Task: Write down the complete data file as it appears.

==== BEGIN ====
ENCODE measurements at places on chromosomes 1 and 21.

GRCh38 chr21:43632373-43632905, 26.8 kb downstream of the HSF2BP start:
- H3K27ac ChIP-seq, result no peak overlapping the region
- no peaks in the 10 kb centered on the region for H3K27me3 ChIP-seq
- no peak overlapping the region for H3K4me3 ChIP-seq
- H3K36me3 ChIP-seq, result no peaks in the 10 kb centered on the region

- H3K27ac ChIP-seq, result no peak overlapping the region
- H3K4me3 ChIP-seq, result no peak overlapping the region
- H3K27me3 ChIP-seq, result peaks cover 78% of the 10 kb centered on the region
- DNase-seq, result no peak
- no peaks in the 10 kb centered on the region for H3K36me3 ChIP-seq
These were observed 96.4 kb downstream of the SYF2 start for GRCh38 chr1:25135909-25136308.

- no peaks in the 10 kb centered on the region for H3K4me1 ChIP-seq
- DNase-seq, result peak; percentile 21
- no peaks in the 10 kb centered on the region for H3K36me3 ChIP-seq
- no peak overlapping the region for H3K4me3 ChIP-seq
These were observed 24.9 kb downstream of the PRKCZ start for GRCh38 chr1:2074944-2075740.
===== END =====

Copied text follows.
ENCODE measurements at places on chromosomes 1 and 21.

GRCh38 chr21:43632373-43632905, 26.8 kb downstream of the HSF2BP start:
- H3K27ac ChIP-seq, result no peak overlapping the region
- no peaks in the 10 kb centered on the region for H3K27me3 ChIP-seq
- no peak overlapping the region for H3K4me3 ChIP-seq
- H3K36me3 ChIP-seq, result no peaks in the 10 kb centered on the region

- H3K27ac ChIP-seq, result no peak overlapping the region
- H3K4me3 ChIP-seq, result no peak overlapping the region
- H3K27me3 ChIP-seq, result peaks cover 78% of the 10 kb centered on the region
- DNase-seq, result no peak
- no peaks in the 10 kb centered on the region for H3K36me3 ChIP-seq
These were observed 96.4 kb downstream of the SYF2 start for GRCh38 chr1:25135909-25136308.

- no peaks in the 10 kb centered on the region for H3K4me1 ChIP-seq
- DNase-seq, result peak; percentile 21
- no peaks in the 10 kb centered on the region for H3K36me3 ChIP-seq
- no peak overlapping the region for H3K4me3 ChIP-seq
These were observed 24.9 kb downstream of the PRKCZ start for GRCh38 chr1:2074944-2075740.